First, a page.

AEW Stacks the AEW Dynamite: Homecoming Card With Massive Matches

All Elite Wrestling will kick off 2020 with a special episode of Dynamite on Wednesday night. Titled AEW Dynamite: Homecoming, the show will occur live at Daily's Place in Jacksonville, Florida, the same site where the company held its first press conference in January 2019 and the same venue where the Fight For The Fallen event occurred in July. Before Christmas Break only two matches had been booked for the show, but by Sunday the company had added in a boatload of important matches and segments. This will be AEW's first chance to bounce back after getting beaten outright by NXT in both ratings and viewership for the first time on Dec. 18.

Check out the full rundown in the list below.

  • Cody Rhodes vs. Darby Allin — the pair went to a time-limit draw back at Fyter Fest, much to the surprise of Rhodes' fans. Fast forward to December and Rhodes lost a tag match against The Butcher and The Blade when MJF handpicked his partner to be jobber QT Marshall. Allin agreed to team with Rhodes, but only if he was granted another one-on-one match with him.
  • AEW Women's World Championship: Riho vs. Nyla Rose vs. Dr. Britt Baker vs. Hikaru Shida — This match was originally scheduled as Riho vs. Kris Statlander, but the latter had to back out of the show due to a prior commitment. Since Statlander already earned a title shot, she'll face the winner of the four-way on Jan. 8.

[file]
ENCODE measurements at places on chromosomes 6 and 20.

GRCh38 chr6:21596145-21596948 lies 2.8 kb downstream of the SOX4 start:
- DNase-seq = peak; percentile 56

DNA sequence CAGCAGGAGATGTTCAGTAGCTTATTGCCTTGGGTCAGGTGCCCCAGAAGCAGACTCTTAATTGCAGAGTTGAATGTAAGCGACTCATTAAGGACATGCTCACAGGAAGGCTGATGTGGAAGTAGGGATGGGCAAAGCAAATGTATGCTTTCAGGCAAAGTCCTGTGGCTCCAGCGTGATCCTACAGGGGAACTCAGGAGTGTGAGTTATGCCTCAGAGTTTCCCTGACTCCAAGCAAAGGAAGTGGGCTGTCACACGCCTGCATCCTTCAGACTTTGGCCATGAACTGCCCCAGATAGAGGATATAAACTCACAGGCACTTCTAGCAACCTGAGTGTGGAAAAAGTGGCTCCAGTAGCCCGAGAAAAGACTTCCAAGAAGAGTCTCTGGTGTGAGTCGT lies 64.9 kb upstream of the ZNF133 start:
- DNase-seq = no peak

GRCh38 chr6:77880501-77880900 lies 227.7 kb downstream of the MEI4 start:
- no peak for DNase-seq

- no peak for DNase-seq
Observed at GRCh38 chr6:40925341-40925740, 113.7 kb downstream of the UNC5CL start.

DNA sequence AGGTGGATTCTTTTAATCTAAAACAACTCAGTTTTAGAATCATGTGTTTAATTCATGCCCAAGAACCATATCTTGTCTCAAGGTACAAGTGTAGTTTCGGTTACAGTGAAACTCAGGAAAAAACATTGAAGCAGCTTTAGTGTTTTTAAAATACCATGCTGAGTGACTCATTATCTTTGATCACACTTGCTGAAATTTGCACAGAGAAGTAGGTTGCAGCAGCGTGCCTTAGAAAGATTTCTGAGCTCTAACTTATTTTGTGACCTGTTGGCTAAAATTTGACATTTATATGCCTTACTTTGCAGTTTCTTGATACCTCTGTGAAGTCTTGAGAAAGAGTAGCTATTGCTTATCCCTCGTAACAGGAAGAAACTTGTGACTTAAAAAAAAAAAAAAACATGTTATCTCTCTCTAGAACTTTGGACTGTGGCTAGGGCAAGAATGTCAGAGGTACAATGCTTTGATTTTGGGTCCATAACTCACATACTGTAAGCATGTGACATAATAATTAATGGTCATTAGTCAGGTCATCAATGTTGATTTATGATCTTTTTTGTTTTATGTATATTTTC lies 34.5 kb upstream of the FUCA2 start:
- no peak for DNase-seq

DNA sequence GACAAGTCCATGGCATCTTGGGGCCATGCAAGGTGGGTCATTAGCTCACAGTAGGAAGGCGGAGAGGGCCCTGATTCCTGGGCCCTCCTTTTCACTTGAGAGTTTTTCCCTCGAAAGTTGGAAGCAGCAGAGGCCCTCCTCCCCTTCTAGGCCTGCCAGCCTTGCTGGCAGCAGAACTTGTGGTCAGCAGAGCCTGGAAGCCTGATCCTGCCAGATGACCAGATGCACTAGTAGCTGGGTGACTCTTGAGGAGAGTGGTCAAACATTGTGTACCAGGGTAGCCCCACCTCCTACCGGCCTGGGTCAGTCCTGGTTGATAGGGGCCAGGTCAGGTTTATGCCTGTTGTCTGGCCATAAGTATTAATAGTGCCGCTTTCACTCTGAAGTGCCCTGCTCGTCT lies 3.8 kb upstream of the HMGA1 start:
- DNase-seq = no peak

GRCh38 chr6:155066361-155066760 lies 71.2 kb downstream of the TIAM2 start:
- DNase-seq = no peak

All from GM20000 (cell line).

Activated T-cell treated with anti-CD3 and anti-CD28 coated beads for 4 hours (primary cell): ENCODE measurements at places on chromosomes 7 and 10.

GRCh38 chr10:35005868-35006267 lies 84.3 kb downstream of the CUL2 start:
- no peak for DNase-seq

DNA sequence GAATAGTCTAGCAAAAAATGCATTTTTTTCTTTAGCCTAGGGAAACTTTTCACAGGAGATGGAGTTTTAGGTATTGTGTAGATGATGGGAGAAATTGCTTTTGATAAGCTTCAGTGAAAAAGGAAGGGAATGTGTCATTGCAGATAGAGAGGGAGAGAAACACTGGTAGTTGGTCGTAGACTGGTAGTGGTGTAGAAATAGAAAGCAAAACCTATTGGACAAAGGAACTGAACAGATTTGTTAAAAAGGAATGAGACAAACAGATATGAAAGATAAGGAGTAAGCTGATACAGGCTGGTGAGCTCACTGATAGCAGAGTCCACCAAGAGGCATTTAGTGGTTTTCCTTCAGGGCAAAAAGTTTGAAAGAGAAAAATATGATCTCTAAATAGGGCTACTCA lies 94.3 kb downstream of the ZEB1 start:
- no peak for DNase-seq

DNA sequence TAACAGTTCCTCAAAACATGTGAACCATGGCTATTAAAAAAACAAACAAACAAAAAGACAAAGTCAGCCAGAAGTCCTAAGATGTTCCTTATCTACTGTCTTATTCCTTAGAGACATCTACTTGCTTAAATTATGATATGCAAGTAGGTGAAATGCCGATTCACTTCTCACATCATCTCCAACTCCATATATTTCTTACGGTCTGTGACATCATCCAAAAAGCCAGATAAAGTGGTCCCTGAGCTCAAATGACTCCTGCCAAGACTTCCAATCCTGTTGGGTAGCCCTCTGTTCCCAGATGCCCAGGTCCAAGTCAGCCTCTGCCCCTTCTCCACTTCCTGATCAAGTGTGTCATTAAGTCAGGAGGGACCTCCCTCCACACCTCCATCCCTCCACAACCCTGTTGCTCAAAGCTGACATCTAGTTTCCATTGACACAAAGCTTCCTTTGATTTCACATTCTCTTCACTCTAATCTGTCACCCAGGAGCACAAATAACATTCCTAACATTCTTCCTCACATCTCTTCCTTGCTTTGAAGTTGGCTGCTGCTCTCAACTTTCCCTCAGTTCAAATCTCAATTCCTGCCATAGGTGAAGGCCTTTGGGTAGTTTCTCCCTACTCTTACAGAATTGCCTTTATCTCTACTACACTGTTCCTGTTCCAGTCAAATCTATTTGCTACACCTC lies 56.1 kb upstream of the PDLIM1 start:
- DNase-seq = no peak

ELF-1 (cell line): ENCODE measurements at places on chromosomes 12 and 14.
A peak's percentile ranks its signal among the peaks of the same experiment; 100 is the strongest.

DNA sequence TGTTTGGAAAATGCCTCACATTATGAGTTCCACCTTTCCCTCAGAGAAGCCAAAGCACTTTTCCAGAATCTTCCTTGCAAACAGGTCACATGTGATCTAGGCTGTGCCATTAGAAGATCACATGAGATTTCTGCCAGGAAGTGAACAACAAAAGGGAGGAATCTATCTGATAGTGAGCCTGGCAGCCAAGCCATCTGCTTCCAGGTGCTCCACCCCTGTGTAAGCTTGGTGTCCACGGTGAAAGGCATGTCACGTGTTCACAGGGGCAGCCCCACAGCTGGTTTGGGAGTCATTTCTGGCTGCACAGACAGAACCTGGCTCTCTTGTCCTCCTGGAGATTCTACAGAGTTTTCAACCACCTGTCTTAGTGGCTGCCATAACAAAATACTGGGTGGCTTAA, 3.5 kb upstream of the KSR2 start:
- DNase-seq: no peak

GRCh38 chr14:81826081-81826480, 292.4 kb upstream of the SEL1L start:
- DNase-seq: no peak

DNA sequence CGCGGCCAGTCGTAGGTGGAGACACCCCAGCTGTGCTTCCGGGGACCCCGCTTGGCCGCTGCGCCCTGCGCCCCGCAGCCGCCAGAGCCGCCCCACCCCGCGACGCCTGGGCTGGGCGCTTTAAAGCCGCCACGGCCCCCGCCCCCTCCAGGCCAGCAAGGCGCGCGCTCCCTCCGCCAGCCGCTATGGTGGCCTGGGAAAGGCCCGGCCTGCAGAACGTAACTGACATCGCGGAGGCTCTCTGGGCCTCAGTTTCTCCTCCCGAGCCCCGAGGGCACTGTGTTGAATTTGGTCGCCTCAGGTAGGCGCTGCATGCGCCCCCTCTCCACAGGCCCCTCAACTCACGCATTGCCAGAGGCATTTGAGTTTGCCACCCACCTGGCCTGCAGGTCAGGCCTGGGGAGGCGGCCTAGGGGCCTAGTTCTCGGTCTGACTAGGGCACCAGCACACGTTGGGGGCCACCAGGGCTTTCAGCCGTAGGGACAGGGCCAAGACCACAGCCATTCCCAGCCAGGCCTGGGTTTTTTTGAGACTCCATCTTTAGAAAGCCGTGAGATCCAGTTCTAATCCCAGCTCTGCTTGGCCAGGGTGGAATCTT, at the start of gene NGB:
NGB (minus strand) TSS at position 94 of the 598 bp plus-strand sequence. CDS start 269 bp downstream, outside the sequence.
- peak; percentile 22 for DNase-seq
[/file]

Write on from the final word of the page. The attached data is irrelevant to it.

• MJF Scheduled to Appear
  • Jon Moxley to Announce Whether or Not He'll Join The Inner Circle
  • Jon Moxley vs. Trent
  • Kenny Omega & The Young Bucks vs. PAC & The Lucha Bros.
  • Sammy Guevara vs. Dustin Rhodes
  • Taz Scheduled to Appear

Meanwhile on the other side of the aisle NXT has been light on the announcements for its first episode of the decade.


During a recent appearance on Busted Open Radio, Cody Rhodes discussed the toxic vitriol that goes online between AEW and NXT fans.

"I think about this a lot because it's so toxic, and when I say toxic, I mean social media. Social media is becoming an accepted part of our lives now," Rhodes said. "I keep reminding people about how life was like before we had Instagram and Twitter and what we used to do, it's almost like saying remember when we didn't have cell phones? Social media is not going away so what I've tried to learn from it and study from it is that there is a logic to both sides of this big, deep divided argument."

"I think it's fun but we can't eat our own," he later added. "You have to look at the number of wrestling fans that are watching wrestling every week and Wednesday night. We wanted Wednesday night to be must-see TV. If you take the ratings from both products and you truly understand that there is less cross-over than you think, that is a lot of eyes watching wrestling on Wednesday nights. It's not going to stop because what happens is competitive, we are counter-programmed against each other. We are trying to beat each other's products. We are trying to have a better product, just like the wrestlers in the locker room trying to have a better wrestling match than the guy before him but that doesn't have to be mean-spirited."